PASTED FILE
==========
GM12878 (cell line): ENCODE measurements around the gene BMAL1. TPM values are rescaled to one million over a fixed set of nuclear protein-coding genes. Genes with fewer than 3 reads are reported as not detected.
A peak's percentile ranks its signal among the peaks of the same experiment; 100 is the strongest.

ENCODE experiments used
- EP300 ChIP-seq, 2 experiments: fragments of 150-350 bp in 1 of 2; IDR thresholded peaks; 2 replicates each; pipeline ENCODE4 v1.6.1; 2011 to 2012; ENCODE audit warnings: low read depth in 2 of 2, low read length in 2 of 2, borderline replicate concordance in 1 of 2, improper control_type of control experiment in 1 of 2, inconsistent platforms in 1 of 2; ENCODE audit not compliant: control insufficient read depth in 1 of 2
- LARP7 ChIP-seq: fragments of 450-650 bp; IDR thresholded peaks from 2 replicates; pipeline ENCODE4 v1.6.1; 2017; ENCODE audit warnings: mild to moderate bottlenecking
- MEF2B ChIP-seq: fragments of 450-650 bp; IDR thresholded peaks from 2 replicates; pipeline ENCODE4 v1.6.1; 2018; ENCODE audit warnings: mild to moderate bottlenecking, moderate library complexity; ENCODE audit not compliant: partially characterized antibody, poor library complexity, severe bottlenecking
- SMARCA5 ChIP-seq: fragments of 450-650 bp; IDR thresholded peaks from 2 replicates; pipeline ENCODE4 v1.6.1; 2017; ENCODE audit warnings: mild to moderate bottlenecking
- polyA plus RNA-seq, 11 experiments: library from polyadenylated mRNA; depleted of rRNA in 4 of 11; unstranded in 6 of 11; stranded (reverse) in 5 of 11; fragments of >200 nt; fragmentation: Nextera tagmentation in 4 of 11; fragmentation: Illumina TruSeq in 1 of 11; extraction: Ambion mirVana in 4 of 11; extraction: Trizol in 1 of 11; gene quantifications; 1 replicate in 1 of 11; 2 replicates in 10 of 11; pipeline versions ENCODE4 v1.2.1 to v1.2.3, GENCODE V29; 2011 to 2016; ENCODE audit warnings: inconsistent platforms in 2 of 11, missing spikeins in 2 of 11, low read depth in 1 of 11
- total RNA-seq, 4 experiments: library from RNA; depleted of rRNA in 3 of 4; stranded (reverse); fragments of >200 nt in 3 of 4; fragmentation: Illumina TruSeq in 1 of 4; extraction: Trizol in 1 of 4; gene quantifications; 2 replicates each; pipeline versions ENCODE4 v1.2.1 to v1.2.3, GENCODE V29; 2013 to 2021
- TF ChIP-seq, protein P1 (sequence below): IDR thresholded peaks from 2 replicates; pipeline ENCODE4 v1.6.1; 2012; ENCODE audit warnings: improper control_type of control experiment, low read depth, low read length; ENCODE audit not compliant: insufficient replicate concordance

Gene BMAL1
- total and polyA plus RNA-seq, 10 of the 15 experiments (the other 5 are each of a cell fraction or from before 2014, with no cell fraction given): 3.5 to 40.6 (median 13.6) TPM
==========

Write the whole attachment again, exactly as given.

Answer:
GM12878 (cell line): ENCODE measurements around the gene BMAL1. TPM values are rescaled to one million over a fixed set of nuclear protein-coding genes. Genes with fewer than 3 reads are reported as not detected.
A peak's percentile ranks its signal among the peaks of the same experiment; 100 is the strongest.

ENCODE experiments used
- EP300 ChIP-seq, 2 experiments: fragments of 150-350 bp in 1 of 2; IDR thresholded peaks; 2 replicates each; pipeline ENCODE4 v1.6.1; 2011 to 2012; ENCODE audit warnings: low read depth in 2 of 2, low read length in 2 of 2, borderline replicate concordance in 1 of 2, improper control_type of control experiment in 1 of 2, inconsistent platforms in 1 of 2; ENCODE audit not compliant: control insufficient read depth in 1 of 2
- LARP7 ChIP-seq: fragments of 450-650 bp; IDR thresholded peaks from 2 replicates; pipeline ENCODE4 v1.6.1; 2017; ENCODE audit warnings: mild to moderate bottlenecking
- MEF2B ChIP-seq: fragments of 450-650 bp; IDR thresholded peaks from 2 replicates; pipeline ENCODE4 v1.6.1; 2018; ENCODE audit warnings: mild to moderate bottlenecking, moderate library complexity; ENCODE audit not compliant: partially characterized antibody, poor library complexity, severe bottlenecking
- SMARCA5 ChIP-seq: fragments of 450-650 bp; IDR thresholded peaks from 2 replicates; pipeline ENCODE4 v1.6.1; 2017; ENCODE audit warnings: mild to moderate bottlenecking
- polyA plus RNA-seq, 11 experiments: library from polyadenylated mRNA; depleted of rRNA in 4 of 11; unstranded in 6 of 11; stranded (reverse) in 5 of 11; fragments of >200 nt; fragmentation: Nextera tagmentation in 4 of 11; fragmentation: Illumina TruSeq in 1 of 11; extraction: Ambion mirVana in 4 of 11; extraction: Trizol in 1 of 11; gene quantifications; 1 replicate in 1 of 11; 2 replicates in 10 of 11; pipeline versions ENCODE4 v1.2.1 to v1.2.3, GENCODE V29; 2011 to 2016; ENCODE audit warnings: inconsistent platforms in 2 of 11, missing spikeins in 2 of 11, low read depth in 1 of 11
- total RNA-seq, 4 experiments: library from RNA; depleted of rRNA in 3 of 4; stranded (reverse); fragments of >200 nt in 3 of 4; fragmentation: Illumina TruSeq in 1 of 4; extraction: Trizol in 1 of 4; gene quantifications; 2 replicates each; pipeline versions ENCODE4 v1.2.1 to v1.2.3, GENCODE V29; 2013 to 2021
- TF ChIP-seq, protein P1 (sequence below): IDR thresholded peaks from 2 replicates; pipeline ENCODE4 v1.6.1; 2012; ENCODE audit warnings: improper control_type of control experiment, low read depth, low read length; ENCODE audit not compliant: insufficient replicate concordance

Gene BMAL1
- total and polyA plus RNA-seq, 10 of the 15 experiments (the other 5 are each of a cell fraction or from before 2014, with no cell fraction given): 3.5 to 40.6 (median 13.6) TPM